Making your own cleaning supplies at home is really very easy and there are so many benefits – it saves a ton of money and if you use the non-toxic ingredients I suggest, will also benefit the environment, save your health and make your home much safer, especially for children and pets.
I was inspired to start making my own cleaning supplies when a good friend of mine, Tana, introduced me to this fantastic book, (affiliate link) “Clean House, Clean Planet.” The author, Karen Logan, does an excellent job of explaining the toxic chemicals in store-bought cleaners and makes a very convincing argument for making your own alternatives that won't send you or your children to the emergency room if ingested. So, if you're a book person and like to have physical paper in front of you as you mix away, then “Clean House, Clean Planet” is for you. Otherwise, if you're cheap like me, here are my online recipes that are very similar to the ones in the book that I have used!
First, Start Collecting Containers
- A shaker container (like an empty parmesan cheese container, or large spice container like minced onion or oregano)
- 8 oz and 16 oz. Spray Bottles (Hardware stores like True Value, Ace, Home Depot and Lowe's, and there's always Amazon (buy here). sell ones of very good quality, which is important so your hand doesn't tire as you squirt and so they last a long time).
- Squirt Bottles (I use old shampoo and conditioner bottles)
- For Laundry Detergent save your old laundry detergent container so you will have the measuring cup for each load.
Then, Start Collecting Ingredients
- Baking Soda (where to buy)*
- Super Washing Soda (where to buy)**
- White Distilled Vinegar 5% Acidity (where to buy)
- Liquid Castile Soap (I use Dr. Bronner's) or all an natural liquid dishwashing soap
- Essential Oils with Antibacterial and Antiseptic properties like: Tea Tree Oil, Lavender, Lemon, Sweet Orange, Eucalyptus, (or these fabulous blended oils) Purification or Thieves (where to buy high quality essential oils)
*Can be purchased at any grocery store, but I like to buy the 13.5 pound bag from Amazon
**In the laundry aisle of grocery stores
Borax – Safe or Not?
Borax is a naturally occurring compound that is mined directly out of the ground. It can be harmful if ingested, but is still green and doesn't harm the environment or ground water (Crunchy Betty has a great post about Borax if you want more info.). So, my suggestion is to keep your cleaning products that contain Borax out of reach of children and if you use a cleaner containing Borax on countertops or food preparation surfaces, just wipe clean afterwards with a wet washcloth, then rinse it clean. UPDATE: Since the writing of this post, I have ceased to use Borax. I'd rather air on the side of safety, so now I use just baking soda or super washing soda to replace it.
It's also important when using Borax to mix it with hot water first so it dissolves, then add the rest of your cleaning ingredients.
Tea Tree Oil (Melaleuca)
This amazing oil has a reputation for having antibacterial properties, and has been proven in recent medical studies that show that it has antiviral, antibacterial, anti-fungal, and antiseptic qualities. It was even shown in recent trials to be more effective for treating head lice than prescribed drugs! It comes from the Tea Tree of eastern Australia, and was used by the indigenous people to treat cuts and wounds, inhaled to treat coughs and colds, and used as an infusion to treat sore throats (for more info, visit wikipedia.com). It is your secret weapon in natural cleaning products to kill bacteria!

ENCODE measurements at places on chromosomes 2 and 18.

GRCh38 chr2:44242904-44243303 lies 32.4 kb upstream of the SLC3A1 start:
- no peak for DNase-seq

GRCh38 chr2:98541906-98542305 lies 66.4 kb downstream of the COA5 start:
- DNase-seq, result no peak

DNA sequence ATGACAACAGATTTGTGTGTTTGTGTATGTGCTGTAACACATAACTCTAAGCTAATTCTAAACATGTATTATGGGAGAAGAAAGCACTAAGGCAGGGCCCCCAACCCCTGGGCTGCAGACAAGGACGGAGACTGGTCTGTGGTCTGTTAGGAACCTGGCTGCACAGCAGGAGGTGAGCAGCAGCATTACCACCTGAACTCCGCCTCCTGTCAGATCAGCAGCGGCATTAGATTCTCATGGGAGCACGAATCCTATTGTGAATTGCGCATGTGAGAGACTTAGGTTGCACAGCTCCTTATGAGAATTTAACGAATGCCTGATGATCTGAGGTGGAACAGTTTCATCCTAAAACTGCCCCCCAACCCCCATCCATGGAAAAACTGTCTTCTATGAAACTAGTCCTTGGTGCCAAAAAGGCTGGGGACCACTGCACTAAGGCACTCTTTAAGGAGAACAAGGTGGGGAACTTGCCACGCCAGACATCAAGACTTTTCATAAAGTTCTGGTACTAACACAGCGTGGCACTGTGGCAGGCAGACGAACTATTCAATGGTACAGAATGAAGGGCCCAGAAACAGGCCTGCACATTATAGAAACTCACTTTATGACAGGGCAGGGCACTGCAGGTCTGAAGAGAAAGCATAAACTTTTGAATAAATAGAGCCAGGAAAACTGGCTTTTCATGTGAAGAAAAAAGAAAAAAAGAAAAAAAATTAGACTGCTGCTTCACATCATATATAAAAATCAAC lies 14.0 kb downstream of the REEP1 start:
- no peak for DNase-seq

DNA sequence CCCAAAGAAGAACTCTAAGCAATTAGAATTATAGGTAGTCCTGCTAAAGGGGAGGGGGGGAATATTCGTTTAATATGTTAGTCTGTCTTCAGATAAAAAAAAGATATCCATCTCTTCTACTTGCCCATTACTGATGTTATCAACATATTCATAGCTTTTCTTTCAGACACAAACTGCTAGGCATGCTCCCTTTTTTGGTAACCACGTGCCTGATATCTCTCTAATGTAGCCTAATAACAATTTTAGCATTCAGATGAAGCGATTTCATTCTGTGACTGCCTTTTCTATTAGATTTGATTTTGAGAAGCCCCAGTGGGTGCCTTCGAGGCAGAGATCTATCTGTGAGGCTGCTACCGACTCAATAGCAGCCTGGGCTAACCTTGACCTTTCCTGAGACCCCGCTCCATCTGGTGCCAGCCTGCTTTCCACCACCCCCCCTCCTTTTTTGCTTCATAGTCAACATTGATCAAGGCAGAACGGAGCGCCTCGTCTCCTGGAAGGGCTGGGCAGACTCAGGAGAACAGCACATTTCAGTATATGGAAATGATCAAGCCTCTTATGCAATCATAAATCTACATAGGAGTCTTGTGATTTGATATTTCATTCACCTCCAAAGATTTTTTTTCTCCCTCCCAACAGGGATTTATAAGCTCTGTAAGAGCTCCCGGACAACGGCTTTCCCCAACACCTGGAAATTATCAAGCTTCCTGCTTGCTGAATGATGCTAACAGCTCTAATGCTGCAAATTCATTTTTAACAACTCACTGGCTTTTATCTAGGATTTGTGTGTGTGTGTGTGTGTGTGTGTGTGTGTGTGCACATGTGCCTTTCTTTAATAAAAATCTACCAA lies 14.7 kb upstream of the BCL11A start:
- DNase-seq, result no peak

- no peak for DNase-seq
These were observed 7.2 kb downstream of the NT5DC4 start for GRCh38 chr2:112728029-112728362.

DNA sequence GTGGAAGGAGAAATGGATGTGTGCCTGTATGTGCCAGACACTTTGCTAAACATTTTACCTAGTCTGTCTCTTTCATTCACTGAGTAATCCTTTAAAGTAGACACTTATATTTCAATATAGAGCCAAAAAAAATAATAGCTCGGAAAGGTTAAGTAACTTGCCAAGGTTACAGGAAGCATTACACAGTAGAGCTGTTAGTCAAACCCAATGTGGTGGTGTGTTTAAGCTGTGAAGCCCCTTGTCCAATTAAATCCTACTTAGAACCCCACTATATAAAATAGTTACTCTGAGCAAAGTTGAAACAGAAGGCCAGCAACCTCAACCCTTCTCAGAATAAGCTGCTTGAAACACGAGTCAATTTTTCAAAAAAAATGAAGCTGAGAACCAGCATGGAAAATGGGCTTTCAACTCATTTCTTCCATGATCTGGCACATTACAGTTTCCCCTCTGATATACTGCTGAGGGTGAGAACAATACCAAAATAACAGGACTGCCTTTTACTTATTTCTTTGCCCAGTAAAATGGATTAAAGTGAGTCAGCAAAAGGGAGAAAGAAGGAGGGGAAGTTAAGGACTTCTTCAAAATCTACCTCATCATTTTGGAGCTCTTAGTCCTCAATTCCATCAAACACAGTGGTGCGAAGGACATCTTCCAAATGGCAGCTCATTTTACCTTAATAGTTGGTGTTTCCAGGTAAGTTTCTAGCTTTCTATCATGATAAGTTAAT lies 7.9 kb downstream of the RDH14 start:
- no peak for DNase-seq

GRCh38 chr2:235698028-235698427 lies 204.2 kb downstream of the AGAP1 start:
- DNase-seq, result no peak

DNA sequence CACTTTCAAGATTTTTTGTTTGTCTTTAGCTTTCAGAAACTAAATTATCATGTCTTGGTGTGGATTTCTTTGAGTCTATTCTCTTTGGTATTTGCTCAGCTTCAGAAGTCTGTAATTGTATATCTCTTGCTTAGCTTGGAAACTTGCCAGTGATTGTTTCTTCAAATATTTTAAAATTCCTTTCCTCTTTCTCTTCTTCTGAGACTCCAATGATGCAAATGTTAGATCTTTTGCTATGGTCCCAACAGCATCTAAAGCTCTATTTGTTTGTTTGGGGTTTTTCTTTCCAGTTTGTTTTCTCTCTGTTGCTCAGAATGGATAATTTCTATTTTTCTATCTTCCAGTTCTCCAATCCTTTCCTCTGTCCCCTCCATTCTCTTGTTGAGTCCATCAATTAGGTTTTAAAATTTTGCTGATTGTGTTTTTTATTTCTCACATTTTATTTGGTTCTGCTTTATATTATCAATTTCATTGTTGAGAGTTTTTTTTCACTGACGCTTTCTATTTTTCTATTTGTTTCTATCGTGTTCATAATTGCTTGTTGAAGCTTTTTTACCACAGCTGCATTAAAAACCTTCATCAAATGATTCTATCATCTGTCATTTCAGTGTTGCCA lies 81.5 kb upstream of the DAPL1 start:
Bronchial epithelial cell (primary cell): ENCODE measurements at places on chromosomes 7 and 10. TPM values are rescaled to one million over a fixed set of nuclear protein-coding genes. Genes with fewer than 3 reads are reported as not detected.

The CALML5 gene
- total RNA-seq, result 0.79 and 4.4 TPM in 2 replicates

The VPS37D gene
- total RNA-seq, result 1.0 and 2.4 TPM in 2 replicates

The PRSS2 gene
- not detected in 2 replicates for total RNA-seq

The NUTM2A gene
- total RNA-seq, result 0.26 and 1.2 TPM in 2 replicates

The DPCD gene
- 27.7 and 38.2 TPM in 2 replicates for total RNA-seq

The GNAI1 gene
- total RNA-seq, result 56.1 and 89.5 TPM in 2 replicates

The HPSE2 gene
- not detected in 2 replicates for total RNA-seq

If you have asthma or are very sensitive to strong smells, add as much as you can handle to your cleaners or do without it all together. Vinegar and Borax also have antibacterial and anti-fungal properties.
White Distilled Vinegar (where to buy) also has a long history and reputation of fighting bacteria and diseases (going all the way back to Hippocrates, according to wikipedia.org!) According to care2.com, the Heinze company (which makes vinegar) says that straight vinegar (like the kind you buy in the store that is a 5% solution) kills 99% of bacteria, 82% of mold, and 80% of germs (viruses), but they cannot print that on their products because the company has not registered its vinegar as a pesticide with the Environmental Protection Agency. It's hard to argue with it's 2,000-year-old reputation as an antibacterial!
Did you know that the ancient Egyptians used baking soda (where to buy) as a cleaning agent, like soap? It has countless uses and is really a magical organic compound. I use it as shampoo because it is an effective cleaner, but is so gentle and doesn't dry my hair out.
A Note About Green Cleaners
I've found that green cleaners work just as well as commercial ones, but sometimes they do take more time to work. So, for hard, dirty jobs, let the cleaner sit on for several hours or even overnight and wipe clean. I've done this countless times with Castile Soap and it works wonders to remove hard water stains and stuck-on food! Also, experiment with your recipes. You may find you need more baking soda, for instance, if you have a job that needs scrubbing. Or you may want to add more Tea Tree Oil or Vinegar to clean something containing bacteria, mold, or mildew.
Label Your Containers
It really helps to label your containers with the ingredients and recipes so you don't have to look them up every time you have to refill them. Many of my recipes contain free printable labels with the recipe so you'll never have to look them up again! This also makes it safer when there are children around so you know what's inside.